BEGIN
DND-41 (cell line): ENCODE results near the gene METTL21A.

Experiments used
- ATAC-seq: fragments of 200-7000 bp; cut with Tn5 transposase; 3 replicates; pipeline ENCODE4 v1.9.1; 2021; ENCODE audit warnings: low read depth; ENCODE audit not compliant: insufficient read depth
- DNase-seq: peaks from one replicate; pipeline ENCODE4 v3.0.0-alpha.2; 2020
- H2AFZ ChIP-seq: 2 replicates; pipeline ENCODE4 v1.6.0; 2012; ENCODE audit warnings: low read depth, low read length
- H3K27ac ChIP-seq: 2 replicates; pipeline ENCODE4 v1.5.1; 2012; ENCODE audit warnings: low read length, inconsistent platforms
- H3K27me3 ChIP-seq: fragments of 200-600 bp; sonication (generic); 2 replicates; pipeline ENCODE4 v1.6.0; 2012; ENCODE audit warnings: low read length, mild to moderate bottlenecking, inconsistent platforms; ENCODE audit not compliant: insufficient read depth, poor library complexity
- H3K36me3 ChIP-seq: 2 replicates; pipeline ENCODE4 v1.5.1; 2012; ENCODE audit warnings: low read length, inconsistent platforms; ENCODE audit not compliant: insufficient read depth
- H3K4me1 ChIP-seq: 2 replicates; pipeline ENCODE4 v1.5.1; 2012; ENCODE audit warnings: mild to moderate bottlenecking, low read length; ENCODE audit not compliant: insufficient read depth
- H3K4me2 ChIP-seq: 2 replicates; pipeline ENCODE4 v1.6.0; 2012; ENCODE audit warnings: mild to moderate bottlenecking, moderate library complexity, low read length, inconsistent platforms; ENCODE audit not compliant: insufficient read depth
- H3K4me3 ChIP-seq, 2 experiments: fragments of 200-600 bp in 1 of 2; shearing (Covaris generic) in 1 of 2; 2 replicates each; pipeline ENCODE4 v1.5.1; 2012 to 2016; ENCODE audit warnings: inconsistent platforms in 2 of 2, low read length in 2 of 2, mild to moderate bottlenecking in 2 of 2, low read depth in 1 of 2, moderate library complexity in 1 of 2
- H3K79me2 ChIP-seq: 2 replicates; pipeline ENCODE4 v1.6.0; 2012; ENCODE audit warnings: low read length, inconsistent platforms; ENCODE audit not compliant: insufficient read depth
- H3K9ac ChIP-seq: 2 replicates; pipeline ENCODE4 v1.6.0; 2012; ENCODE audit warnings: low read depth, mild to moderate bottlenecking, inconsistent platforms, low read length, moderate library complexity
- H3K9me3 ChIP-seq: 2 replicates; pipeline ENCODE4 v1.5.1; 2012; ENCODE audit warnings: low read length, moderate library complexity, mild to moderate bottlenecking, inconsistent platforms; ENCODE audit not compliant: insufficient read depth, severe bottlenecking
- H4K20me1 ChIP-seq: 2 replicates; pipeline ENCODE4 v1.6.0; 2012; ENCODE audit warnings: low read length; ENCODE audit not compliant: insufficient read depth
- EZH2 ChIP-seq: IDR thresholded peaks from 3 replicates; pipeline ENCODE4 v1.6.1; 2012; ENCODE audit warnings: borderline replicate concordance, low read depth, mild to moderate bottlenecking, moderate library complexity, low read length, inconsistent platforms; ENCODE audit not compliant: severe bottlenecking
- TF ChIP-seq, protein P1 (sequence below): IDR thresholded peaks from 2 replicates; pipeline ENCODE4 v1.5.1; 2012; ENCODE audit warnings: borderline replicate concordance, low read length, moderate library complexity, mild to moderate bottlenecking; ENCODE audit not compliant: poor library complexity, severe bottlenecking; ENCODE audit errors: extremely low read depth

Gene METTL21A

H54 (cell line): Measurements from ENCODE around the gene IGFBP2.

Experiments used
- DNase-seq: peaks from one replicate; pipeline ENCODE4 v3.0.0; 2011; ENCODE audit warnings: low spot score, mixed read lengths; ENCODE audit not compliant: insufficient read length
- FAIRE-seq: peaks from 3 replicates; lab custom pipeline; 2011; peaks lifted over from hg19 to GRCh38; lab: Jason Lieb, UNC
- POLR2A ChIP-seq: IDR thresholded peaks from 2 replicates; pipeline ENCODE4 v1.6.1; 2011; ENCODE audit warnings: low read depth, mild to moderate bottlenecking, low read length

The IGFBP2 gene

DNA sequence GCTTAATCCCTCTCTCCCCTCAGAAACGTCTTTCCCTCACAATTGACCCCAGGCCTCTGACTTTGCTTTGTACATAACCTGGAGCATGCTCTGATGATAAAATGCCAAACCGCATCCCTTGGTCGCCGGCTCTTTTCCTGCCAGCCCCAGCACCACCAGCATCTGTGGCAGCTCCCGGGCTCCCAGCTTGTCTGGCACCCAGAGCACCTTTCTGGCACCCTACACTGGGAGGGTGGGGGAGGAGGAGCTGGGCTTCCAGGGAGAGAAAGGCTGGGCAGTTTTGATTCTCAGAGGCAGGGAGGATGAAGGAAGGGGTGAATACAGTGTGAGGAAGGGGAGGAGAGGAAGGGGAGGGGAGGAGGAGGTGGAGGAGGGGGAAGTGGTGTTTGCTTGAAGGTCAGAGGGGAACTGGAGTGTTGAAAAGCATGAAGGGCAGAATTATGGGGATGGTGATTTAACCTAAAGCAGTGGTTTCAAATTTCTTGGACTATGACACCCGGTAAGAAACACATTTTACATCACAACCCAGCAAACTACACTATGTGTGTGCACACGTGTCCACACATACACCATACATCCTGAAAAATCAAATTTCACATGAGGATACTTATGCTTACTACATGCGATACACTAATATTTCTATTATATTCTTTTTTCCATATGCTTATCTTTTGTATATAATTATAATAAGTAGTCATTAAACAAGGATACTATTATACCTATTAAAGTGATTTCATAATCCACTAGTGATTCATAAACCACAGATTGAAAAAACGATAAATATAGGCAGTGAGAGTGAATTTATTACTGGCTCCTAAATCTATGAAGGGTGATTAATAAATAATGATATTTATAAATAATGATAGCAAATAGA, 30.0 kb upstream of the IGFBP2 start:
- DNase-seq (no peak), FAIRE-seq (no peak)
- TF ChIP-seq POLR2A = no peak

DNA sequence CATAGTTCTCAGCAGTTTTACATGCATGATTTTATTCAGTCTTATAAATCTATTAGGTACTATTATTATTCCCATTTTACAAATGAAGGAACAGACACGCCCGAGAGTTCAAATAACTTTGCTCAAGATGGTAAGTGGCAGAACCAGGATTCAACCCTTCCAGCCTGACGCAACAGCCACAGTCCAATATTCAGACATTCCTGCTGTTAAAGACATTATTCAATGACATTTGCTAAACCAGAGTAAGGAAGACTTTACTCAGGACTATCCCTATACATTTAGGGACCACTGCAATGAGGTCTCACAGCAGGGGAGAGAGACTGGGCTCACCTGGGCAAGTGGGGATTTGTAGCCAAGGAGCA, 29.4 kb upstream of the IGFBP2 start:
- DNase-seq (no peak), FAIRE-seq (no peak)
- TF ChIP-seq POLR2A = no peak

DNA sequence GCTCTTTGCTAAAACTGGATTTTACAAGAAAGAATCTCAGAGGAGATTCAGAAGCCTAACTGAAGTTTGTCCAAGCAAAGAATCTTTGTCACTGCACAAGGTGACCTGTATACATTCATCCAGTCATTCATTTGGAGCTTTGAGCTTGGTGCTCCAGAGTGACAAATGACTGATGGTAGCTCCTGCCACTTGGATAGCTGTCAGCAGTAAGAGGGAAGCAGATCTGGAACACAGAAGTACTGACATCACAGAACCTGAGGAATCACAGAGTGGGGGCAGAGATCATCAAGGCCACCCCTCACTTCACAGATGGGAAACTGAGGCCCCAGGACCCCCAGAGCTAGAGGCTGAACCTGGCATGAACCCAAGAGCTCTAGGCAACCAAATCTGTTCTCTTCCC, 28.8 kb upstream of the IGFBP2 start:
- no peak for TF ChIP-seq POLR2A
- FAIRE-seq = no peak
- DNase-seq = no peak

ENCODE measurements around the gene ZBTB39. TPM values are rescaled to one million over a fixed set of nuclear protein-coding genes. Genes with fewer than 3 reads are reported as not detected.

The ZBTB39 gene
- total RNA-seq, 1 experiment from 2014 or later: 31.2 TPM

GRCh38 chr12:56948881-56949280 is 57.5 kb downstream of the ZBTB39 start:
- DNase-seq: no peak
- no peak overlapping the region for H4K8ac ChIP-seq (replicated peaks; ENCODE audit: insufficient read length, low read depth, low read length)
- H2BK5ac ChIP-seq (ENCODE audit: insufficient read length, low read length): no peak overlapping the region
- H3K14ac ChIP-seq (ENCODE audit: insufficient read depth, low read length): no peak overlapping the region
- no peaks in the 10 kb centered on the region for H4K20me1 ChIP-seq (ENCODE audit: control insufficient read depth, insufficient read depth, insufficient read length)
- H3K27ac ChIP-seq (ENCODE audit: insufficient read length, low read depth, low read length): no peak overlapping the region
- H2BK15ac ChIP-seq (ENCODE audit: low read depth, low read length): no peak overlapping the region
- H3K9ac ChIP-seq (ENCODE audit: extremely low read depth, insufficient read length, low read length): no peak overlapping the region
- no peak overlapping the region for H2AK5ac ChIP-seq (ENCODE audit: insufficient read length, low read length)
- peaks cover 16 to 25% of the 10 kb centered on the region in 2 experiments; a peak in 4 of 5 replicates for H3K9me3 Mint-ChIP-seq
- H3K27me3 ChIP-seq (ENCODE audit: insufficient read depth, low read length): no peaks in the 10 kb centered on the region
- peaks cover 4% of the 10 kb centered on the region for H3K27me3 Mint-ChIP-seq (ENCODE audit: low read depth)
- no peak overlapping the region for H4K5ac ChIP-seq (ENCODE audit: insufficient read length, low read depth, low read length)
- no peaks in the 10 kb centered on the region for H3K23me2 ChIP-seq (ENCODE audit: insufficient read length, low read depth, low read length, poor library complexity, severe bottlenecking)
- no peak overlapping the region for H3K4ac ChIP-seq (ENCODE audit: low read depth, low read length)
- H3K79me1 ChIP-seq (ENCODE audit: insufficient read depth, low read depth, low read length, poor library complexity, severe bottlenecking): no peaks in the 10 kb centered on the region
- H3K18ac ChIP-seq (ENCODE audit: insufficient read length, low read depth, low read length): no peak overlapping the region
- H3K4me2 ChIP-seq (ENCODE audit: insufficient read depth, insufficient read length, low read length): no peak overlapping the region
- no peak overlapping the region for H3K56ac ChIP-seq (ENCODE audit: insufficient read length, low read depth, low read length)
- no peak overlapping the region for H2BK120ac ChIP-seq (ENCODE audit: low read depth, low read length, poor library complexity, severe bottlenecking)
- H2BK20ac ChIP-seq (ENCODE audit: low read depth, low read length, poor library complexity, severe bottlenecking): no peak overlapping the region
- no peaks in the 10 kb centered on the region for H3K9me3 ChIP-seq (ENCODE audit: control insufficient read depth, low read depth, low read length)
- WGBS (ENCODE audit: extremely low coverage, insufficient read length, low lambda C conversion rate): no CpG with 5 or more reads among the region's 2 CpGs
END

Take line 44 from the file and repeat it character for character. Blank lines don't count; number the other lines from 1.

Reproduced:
- H3K27ac ChIP-seq (ENCODE audit: insufficient read length, low read depth, low read length): no peak overlapping the region